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Dagstuhl-Seminar 13121

Bidimensional Structures: Algorithms, Combinatorics and Logic

( 17. Mar – 22. Mar, 2013 )


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Organisatoren

Kontakt



Programm

Motivation

The monumental Graph Minors project developed by Robertson and Seymour in the 1980s is one of the most fundamental achievements of Combinatorics. The project had several groundbreaking consequences for Theoretical Computer Science. However, the wide spread opinion in the algorithmic community, expressed by David S. Johnson in his NP-Completeness Column (J. Algorithms 1987), was that it is mainly of theoretical importance. It took some time to realize that the techniques developed in Graph Minors can be used in the design of efficient and generic algorithms. One of the main techniques extracted from Graph Minors is based on the structural results explaining the existence (or the absence) of certain grid-like or bidimensional structures in graphs. The usage of bidimensional structures and the related width parameters in many areas of Computer Science and Combinatorics makes such techniques ubiquitous.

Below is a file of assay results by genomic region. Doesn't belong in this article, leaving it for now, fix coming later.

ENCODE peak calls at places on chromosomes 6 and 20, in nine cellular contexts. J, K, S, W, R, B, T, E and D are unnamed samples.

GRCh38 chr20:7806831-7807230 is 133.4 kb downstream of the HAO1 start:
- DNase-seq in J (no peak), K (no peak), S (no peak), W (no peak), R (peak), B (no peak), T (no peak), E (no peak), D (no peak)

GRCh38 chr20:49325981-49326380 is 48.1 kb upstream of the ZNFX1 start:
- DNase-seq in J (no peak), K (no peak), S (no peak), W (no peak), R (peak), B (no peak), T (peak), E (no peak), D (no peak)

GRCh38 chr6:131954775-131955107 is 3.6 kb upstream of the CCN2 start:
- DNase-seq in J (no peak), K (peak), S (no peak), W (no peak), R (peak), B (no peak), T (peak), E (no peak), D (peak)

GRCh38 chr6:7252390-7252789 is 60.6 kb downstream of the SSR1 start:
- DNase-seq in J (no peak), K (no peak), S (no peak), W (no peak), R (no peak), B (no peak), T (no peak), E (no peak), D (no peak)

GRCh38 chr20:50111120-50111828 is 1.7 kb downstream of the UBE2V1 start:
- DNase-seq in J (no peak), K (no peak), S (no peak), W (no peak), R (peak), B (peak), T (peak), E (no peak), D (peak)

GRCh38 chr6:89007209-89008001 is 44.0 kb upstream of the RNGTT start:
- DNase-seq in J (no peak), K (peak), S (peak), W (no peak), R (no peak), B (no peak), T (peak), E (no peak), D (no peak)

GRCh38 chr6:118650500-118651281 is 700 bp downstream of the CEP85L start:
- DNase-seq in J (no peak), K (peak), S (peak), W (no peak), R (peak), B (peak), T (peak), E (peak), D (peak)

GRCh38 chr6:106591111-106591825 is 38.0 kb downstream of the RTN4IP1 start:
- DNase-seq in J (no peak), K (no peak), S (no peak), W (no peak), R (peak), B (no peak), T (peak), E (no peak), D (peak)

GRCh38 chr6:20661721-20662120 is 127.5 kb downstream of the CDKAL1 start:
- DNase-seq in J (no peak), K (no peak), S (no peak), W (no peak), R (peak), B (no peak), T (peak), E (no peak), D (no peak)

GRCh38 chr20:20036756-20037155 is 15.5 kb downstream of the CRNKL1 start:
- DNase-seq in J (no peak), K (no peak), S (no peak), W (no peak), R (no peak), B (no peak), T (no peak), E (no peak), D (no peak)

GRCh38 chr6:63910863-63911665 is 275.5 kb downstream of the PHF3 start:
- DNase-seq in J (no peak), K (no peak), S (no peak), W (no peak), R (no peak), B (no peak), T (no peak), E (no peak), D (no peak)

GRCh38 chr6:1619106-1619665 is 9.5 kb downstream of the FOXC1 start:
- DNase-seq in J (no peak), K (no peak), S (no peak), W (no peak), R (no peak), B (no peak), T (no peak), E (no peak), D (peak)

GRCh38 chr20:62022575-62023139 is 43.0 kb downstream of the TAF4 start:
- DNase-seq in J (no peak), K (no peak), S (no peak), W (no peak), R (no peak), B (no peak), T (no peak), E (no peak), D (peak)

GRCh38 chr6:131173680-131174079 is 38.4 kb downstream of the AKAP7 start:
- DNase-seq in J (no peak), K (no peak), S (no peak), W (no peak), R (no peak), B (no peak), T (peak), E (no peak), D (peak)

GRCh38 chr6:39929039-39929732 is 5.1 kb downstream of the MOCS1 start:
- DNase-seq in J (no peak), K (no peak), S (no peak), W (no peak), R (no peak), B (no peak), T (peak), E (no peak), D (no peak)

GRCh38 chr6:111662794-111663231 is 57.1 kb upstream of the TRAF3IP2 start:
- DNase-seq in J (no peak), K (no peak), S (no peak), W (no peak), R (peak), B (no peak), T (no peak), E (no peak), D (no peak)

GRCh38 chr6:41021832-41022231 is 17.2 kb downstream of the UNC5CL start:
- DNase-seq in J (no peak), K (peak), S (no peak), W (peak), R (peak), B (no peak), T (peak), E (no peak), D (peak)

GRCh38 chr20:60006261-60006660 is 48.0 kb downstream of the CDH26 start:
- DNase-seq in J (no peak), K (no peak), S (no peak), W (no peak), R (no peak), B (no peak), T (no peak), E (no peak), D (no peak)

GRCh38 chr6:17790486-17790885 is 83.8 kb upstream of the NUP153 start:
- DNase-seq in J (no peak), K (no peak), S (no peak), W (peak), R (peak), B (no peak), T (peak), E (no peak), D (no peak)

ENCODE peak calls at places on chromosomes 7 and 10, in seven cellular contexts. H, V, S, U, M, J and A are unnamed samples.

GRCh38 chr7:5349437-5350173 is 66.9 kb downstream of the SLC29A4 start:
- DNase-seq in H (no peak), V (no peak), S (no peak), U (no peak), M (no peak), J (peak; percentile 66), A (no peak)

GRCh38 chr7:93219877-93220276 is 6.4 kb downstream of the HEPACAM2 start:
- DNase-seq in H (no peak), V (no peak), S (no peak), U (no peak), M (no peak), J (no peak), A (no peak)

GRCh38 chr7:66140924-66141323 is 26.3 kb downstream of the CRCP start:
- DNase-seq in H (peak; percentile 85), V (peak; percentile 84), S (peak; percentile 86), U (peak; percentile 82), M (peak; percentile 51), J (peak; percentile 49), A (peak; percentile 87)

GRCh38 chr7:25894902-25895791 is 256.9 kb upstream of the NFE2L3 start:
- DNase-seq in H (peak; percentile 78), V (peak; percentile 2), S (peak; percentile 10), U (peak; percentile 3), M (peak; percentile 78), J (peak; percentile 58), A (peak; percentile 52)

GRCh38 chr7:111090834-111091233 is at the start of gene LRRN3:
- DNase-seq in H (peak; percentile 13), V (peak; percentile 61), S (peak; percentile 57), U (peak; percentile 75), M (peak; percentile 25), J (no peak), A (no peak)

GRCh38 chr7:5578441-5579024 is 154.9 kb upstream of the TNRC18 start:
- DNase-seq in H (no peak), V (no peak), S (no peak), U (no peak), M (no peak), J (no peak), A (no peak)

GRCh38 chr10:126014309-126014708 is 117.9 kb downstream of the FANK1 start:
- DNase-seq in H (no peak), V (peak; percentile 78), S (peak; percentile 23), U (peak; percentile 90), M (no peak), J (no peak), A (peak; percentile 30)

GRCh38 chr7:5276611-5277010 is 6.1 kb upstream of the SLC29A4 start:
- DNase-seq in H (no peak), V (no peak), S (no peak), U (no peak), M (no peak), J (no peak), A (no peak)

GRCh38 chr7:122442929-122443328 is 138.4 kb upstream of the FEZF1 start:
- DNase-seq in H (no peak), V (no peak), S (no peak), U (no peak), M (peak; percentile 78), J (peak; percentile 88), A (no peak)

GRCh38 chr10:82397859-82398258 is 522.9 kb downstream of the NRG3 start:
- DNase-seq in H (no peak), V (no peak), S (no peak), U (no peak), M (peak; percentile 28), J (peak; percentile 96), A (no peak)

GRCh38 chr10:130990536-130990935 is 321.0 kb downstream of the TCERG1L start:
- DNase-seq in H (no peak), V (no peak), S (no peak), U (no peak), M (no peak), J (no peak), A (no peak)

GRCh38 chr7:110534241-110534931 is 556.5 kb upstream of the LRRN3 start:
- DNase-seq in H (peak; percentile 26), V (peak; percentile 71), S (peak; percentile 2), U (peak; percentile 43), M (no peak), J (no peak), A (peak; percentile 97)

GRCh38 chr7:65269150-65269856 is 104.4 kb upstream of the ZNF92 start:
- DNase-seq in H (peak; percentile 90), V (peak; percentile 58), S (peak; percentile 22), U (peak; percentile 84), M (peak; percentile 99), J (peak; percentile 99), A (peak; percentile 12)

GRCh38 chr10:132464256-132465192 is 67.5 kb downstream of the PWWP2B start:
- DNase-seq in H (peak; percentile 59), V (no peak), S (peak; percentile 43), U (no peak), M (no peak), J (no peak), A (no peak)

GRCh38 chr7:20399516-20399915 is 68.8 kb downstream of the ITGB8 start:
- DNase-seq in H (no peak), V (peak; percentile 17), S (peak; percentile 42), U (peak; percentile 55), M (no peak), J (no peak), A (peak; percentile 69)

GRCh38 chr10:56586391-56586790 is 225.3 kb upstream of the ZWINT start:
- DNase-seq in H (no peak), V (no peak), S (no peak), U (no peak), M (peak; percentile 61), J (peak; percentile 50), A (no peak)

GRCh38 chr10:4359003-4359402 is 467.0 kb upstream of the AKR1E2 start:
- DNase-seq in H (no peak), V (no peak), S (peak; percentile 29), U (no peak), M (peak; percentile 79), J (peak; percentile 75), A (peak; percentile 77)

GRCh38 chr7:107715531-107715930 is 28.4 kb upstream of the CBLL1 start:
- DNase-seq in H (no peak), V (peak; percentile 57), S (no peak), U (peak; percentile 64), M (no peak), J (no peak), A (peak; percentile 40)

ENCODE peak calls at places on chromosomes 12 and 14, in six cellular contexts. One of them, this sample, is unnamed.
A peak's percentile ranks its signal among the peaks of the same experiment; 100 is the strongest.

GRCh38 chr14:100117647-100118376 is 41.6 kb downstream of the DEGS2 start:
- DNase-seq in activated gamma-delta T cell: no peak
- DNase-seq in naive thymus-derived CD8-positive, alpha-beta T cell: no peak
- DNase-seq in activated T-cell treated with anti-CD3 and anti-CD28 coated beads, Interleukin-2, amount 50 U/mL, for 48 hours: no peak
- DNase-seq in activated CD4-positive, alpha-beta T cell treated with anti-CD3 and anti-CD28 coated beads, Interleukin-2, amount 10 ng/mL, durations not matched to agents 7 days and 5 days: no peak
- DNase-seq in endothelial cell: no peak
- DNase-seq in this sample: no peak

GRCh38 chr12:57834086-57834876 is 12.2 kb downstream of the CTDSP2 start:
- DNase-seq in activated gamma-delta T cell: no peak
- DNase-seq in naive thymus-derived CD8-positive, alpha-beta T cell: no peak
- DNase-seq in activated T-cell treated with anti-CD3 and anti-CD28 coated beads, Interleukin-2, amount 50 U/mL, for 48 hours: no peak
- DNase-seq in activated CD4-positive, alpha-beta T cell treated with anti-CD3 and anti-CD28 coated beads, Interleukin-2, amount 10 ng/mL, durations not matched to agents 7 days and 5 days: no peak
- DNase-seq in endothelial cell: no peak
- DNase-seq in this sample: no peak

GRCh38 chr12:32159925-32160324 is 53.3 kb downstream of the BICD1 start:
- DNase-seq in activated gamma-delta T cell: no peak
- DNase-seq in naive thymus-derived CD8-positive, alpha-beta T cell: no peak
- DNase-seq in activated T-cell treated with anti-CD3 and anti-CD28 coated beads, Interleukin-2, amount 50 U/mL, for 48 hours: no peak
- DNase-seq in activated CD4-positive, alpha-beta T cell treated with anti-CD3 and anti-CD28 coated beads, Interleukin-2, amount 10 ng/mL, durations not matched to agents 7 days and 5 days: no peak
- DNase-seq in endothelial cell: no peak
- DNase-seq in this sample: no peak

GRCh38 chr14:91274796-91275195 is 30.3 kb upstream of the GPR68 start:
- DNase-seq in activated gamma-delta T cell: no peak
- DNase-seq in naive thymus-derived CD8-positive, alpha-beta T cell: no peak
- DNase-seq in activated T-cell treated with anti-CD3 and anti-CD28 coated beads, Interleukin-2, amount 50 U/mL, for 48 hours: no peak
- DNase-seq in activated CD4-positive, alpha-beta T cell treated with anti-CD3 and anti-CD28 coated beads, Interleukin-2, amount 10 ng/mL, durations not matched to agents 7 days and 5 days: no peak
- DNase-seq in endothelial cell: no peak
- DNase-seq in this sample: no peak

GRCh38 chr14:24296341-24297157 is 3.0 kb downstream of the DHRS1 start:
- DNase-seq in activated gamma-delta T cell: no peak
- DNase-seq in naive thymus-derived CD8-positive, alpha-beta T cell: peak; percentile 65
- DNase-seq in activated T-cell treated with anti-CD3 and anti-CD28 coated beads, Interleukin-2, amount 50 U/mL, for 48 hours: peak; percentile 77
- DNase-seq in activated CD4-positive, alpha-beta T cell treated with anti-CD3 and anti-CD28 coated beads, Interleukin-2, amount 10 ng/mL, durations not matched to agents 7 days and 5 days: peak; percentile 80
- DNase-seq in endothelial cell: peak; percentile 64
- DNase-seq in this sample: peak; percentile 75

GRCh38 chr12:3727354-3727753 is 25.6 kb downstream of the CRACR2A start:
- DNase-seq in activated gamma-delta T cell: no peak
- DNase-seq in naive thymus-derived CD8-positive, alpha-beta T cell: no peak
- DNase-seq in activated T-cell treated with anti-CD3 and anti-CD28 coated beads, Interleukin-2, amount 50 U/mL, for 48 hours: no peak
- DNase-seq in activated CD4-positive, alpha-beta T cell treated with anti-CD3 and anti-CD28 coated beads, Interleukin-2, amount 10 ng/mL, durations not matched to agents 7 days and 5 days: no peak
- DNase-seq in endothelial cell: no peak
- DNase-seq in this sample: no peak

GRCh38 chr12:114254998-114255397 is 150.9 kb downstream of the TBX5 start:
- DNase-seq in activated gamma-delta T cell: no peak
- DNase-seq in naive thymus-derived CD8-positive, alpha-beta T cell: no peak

Historically, the first applications of bidimensional structures are originated in Graph Minors of Robertson and Seymour, because of the structure of the graphs excluding some fixed some graph as a minor. There is still an on-going work in Combinatorics on obtaining new structural theorems. There are much more examples in Combinatorics, where bidimensional structures and width parameters play a crucial role like in obtaining Erdös-Posa type of results. Reed used bidimensional structures to settle Erdős-Hajnal conjecture on near-bipartite graphs. Kawarabayashi and Reed used bidimensional structures to bound the size of a minimal counterexample to Hadwiger's conjecture. Demaine and Hajiaghayi optimized the original grid-exclusion theorem on H-minor free graphs.